Dry days are over for PCMH

Booze or bust
By SAM PFEIFLE  |  January 28, 2009

090130_mug_main
It's an all-too-common scene here in Portland: A local music venue is ready to rock, but liquor inspectors (or fire inspectors, or some kind of inspectors) haven't yet signed some important piece of paperwork.

So learned the Port City Music Hall, the new 600+ capacity venue on Congress Street that has the local music scene abuzz. The grand opening show, scheduled for January 17, had to be postponed until January 24 because, yes, there was no liquor license yet — and things weren't looking good for that January 24 date either.

As a January 22 Sonic Bids showcase night approached, there was still no license. "We couldn't keep canceling because of no alcohol," says Ceci Gibson, the venue's publicist. "It was chem free ... people were buying their three-dollar bottles of water and leaving five-dollar tips because they felt sorry for us, but they were supporting the bartenders regardless."

That no-booze Thursday show was enough of a wake-up call, however, that owner Rob Evon stepped up his efforts. Frustrated by a difference of opinion between his legal team and the state liquor inspectors, he called up state senator Justin Alfond and asked for help. "We're fighting to get a Class 1 Auditorium license," says Evon, "which would allow 18+ events with designated service areas for drinkers." As the PCMH reads the law, they function as an auditorium and should be licensed like one: "People pay a fee to come see music, speech, dance, or theater," Evon explains. "The law doesn't say anything about what it's supposed to look like."

However, when the state liquor inspector (Evon says city officials have been incredibly supportive) showed up to check out the venue, he said, "'This doesn't look like an auditorium,'" Evon reports. Thus the delay and the eventual call to Alfond. Good news: "On Friday, I spent multiple hours working with a state liquor inspector to forge a solution," Alfond wrote in an e-mail to the Phoenix, "which is to get Port City Music Hall a temporary Class A lounge liquor license." He succeeded Saturday, in time for the rescheduled "grand opening" show to have booze. The bad news? The Class A license means no 18+ crowd, which is a major part of PCMH's plan.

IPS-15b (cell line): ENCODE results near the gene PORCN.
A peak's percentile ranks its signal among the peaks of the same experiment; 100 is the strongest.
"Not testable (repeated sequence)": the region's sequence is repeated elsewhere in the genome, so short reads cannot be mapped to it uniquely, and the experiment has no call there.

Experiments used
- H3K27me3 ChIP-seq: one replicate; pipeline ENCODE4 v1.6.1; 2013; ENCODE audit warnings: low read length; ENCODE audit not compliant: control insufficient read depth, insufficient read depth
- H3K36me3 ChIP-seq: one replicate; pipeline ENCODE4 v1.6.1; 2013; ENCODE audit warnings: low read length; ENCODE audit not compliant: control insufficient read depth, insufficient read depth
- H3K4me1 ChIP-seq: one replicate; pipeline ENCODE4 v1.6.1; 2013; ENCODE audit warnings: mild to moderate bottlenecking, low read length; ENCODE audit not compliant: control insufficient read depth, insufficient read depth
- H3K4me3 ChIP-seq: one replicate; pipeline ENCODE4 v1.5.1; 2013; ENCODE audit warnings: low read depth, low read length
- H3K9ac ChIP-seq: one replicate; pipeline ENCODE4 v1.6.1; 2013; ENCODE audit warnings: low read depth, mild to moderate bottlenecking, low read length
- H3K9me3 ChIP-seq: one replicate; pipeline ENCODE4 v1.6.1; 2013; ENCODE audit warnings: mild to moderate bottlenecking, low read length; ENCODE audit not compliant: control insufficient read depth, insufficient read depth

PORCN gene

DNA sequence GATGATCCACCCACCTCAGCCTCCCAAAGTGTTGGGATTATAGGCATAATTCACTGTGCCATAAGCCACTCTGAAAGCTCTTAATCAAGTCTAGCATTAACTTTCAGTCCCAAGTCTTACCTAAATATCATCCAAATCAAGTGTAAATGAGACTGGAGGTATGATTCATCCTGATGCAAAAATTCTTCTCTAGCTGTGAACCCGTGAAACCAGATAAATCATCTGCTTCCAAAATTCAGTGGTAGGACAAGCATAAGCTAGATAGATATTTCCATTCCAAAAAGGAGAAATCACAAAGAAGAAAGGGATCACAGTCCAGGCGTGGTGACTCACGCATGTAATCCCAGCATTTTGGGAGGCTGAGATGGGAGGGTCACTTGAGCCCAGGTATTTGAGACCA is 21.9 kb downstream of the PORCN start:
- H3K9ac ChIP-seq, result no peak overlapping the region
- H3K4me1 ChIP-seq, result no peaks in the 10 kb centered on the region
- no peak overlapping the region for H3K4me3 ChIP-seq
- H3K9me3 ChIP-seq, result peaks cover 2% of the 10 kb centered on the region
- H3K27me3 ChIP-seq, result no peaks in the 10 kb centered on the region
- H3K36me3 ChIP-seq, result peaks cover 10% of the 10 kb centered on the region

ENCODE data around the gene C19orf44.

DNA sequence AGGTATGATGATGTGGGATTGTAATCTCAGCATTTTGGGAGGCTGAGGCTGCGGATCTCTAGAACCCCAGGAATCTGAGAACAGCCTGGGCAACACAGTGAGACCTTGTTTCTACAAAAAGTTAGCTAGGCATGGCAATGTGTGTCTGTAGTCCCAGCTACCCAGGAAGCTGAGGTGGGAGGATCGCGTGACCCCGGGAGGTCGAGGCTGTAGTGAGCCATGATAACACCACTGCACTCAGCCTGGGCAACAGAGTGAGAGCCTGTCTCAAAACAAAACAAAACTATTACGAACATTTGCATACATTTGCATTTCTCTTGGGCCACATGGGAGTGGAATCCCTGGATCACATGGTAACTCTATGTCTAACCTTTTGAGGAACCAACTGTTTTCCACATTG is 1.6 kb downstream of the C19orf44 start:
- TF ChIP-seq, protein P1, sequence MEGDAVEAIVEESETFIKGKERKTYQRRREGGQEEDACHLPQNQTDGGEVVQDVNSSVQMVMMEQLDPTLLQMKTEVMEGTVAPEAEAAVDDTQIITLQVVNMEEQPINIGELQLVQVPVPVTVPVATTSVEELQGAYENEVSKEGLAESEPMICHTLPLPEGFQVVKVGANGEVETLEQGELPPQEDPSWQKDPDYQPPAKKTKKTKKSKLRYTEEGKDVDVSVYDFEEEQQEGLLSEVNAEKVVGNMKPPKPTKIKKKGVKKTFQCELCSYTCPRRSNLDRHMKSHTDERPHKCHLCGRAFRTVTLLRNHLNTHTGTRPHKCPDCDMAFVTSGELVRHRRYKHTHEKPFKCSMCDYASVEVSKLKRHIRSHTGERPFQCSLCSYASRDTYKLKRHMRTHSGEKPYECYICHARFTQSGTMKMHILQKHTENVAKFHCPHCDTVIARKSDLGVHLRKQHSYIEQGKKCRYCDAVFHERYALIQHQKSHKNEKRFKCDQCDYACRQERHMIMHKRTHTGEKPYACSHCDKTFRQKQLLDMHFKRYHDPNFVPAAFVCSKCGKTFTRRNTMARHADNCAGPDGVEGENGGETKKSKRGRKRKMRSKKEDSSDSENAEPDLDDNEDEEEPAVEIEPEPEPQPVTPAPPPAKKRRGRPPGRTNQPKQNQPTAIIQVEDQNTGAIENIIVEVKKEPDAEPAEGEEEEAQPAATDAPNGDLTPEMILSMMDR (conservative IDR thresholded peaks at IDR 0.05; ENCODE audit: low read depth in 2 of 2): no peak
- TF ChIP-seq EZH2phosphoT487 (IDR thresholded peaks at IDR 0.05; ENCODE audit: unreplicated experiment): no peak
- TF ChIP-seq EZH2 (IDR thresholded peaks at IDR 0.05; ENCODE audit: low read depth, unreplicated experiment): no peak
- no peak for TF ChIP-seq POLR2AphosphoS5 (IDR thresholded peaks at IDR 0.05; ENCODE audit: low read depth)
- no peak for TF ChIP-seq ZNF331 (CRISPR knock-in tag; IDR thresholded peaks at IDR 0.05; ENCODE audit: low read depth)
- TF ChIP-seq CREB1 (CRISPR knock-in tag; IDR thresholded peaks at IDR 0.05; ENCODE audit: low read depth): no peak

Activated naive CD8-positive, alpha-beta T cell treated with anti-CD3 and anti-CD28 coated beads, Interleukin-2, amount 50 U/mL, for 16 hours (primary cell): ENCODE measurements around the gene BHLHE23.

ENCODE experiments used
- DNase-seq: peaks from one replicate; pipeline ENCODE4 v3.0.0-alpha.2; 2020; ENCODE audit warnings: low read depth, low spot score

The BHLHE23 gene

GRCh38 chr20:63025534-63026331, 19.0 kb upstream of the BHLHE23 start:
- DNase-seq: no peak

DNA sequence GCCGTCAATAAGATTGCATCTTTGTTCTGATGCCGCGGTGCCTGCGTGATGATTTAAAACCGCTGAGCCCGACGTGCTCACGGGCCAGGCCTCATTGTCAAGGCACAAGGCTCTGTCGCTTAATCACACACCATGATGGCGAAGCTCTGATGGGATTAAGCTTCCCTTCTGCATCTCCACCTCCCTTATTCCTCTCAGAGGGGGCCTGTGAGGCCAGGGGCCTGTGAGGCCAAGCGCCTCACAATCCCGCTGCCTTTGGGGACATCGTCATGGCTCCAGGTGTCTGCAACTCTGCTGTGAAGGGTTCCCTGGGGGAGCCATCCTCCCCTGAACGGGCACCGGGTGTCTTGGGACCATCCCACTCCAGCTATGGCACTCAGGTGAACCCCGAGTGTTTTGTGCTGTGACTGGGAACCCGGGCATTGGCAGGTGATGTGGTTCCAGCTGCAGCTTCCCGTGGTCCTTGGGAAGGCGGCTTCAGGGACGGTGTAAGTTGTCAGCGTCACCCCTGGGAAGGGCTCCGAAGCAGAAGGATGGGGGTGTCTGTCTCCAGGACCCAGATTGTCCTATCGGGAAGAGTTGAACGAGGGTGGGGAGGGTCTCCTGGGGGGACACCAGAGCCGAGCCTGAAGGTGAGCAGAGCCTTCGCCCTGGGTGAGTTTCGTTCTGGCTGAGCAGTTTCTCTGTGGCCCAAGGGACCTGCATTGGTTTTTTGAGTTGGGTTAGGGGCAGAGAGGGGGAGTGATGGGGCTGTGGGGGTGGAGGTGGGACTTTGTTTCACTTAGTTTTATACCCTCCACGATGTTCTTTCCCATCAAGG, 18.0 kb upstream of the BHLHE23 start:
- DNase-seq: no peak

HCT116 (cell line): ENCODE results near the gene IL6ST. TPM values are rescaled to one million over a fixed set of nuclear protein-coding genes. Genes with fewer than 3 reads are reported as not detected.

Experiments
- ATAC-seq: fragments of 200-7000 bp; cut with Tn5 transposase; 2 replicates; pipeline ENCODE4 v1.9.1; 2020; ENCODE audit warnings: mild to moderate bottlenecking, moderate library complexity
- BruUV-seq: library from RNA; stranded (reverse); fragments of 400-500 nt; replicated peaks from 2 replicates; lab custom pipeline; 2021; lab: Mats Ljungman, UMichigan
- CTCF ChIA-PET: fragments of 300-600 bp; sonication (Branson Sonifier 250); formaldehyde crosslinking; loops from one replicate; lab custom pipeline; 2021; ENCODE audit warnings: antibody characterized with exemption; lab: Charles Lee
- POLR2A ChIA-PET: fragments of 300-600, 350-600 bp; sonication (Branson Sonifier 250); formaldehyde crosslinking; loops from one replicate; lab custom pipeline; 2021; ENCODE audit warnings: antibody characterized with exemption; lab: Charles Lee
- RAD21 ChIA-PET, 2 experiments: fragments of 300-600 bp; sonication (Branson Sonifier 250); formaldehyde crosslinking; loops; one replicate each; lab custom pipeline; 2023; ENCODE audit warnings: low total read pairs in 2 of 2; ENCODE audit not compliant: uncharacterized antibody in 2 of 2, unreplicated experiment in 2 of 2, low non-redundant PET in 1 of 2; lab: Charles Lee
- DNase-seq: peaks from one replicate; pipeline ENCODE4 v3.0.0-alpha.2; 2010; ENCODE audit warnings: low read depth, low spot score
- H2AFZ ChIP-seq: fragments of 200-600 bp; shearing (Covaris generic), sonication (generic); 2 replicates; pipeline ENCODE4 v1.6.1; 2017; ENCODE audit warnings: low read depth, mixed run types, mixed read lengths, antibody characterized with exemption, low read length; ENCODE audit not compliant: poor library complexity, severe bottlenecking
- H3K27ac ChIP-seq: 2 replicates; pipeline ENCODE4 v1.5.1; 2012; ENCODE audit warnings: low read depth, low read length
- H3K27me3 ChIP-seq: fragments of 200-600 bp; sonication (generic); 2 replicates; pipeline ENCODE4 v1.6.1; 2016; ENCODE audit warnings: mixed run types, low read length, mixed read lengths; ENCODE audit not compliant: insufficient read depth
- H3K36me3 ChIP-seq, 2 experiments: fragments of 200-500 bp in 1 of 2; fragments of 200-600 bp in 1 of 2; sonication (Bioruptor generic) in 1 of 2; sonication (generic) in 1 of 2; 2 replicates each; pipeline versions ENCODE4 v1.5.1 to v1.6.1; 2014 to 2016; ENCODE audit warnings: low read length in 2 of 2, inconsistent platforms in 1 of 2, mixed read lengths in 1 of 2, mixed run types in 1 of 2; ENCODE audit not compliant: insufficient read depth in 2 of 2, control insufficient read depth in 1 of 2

"The 18+ crowd helps with a key component of our business," says Evon, "which is box office ticket sales, and in order for us to bring through these national artists, we need to be able to offer them 18+ events," such as the upcoming show by radio rockers OK Go.

But there's a bigger reason for the 18+ designation. "That demographic is our future customers," Evon says. Alfond agrees: "Portland lacks sufficient venues open to the 18+ demographic; I will continue to help the owners work with state officials to obtain an Auditorium License."

  Topics: News Features , Entertainment, Nightlife, OK Go,  More more >
| More


Most Popular
ARTICLES BY SAM PFEIFLE
Share this entry with Delicious
  •   SEVEN-MAN ARMY  |  July 24, 2014
    Lately, it’s been open season on “Wagon Wheel,” which has become the acoustic musician’s “Freebird,” one of the very few songs that people actually know well enough to find it funny to request.
  •   AMOS LIBBY'S FIVE WEEKS IN THE HEART OF THE CONFLICT  |  July 23, 2014
    "(Israeli) immigration asked me at the airport why I didn’t leave when I could have and I said it was because I felt safe. They told me I was nuts.”
  •   WHAT YOU SAY, RYAN?  |  July 16, 2014
    Ryan’s calling card is his sincerity. While the production and presentation are of a genre, you won’t find him talking about puffing the chron or dissing women or dropping a million f-bombs or using a bunch of contemporary rap jargon. He’s got a plan and he executes it, with more variety and modes of attack than he’s had on display to this point.
  •   BETTY CODY, 1921-2014  |  July 11, 2014
    The Maine music community lost a hidden giant last week with the death of Betty Cody, at 92.
  •   ADVENTURES IN LO-FI  |  July 11, 2014
    One obvious reason for heavy music is catharsis, a healthy release for all the built-up bullshit modern life entails. Like kickboxing class for suburban women, but with lots of black clothing and long hair.

 See all articles by: SAM PFEIFLE